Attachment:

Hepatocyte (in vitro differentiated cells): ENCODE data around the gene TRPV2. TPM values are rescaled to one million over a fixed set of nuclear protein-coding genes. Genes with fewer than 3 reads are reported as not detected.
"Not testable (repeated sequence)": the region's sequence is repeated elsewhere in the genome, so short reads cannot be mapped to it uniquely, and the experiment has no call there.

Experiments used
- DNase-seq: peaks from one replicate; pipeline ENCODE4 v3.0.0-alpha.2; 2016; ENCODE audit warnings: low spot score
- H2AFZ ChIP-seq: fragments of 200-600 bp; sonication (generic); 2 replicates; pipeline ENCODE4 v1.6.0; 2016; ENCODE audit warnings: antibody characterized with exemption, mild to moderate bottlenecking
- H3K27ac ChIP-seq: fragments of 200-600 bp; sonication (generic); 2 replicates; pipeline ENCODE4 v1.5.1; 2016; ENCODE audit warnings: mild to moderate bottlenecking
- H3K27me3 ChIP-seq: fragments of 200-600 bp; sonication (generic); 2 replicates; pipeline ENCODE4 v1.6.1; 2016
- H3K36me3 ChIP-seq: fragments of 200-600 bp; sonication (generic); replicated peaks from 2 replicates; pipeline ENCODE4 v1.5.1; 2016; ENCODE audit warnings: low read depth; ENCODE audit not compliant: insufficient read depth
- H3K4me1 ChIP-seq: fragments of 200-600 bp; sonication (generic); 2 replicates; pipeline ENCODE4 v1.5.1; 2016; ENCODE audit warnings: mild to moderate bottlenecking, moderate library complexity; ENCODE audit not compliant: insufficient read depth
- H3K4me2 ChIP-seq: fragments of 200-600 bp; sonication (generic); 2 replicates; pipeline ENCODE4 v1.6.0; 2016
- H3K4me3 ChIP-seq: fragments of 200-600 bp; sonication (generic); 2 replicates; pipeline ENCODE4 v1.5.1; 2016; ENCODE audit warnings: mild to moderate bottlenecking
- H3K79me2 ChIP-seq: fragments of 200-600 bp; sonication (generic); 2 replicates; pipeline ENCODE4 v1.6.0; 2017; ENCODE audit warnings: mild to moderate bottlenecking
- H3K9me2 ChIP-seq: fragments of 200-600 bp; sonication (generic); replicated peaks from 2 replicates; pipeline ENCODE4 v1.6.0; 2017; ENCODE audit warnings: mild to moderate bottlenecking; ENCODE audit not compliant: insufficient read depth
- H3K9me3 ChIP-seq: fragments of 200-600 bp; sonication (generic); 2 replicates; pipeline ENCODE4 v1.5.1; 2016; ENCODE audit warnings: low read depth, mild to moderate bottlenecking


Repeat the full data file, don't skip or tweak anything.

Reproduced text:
Hepatocyte (in vitro differentiated cells): ENCODE data around the gene TRPV2. TPM values are rescaled to one million over a fixed set of nuclear protein-coding genes. Genes with fewer than 3 reads are reported as not detected.
"Not testable (repeated sequence)": the region's sequence is repeated elsewhere in the genome, so short reads cannot be mapped to it uniquely, and the experiment has no call there.

Experiments used
- DNase-seq: peaks from one replicate; pipeline ENCODE4 v3.0.0-alpha.2; 2016; ENCODE audit warnings: low spot score
- H2AFZ ChIP-seq: fragments of 200-600 bp; sonication (generic); 2 replicates; pipeline ENCODE4 v1.6.0; 2016; ENCODE audit warnings: antibody characterized with exemption, mild to moderate bottlenecking
- H3K27ac ChIP-seq: fragments of 200-600 bp; sonication (generic); 2 replicates; pipeline ENCODE4 v1.5.1; 2016; ENCODE audit warnings: mild to moderate bottlenecking
- H3K27me3 ChIP-seq: fragments of 200-600 bp; sonication (generic); 2 replicates; pipeline ENCODE4 v1.6.1; 2016
- H3K36me3 ChIP-seq: fragments of 200-600 bp; sonication (generic); replicated peaks from 2 replicates; pipeline ENCODE4 v1.5.1; 2016; ENCODE audit warnings: low read depth; ENCODE audit not compliant: insufficient read depth
- H3K4me1 ChIP-seq: fragments of 200-600 bp; sonication (generic); 2 replicates; pipeline ENCODE4 v1.5.1; 2016; ENCODE audit warnings: mild to moderate bottlenecking, moderate library complexity; ENCODE audit not compliant: insufficient read depth
- H3K4me2 ChIP-seq: fragments of 200-600 bp; sonication (generic); 2 replicates; pipeline ENCODE4 v1.6.0; 2016
- H3K4me3 ChIP-seq: fragments of 200-600 bp; sonication (generic); 2 replicates; pipeline ENCODE4 v1.5.1; 2016; ENCODE audit warnings: mild to moderate bottlenecking
- H3K79me2 ChIP-seq: fragments of 200-600 bp; sonication (generic); 2 replicates; pipeline ENCODE4 v1.6.0; 2017; ENCODE audit warnings: mild to moderate bottlenecking
- H3K9me2 ChIP-seq: fragments of 200-600 bp; sonication (generic); replicated peaks from 2 replicates; pipeline ENCODE4 v1.6.0; 2017; ENCODE audit warnings: mild to moderate bottlenecking; ENCODE audit not compliant: insufficient read depth
- H3K9me3 ChIP-seq: fragments of 200-600 bp; sonication (generic); 2 replicates; pipeline ENCODE4 v1.5.1; 2016; ENCODE audit warnings: low read depth, mild to moderate bottlenecking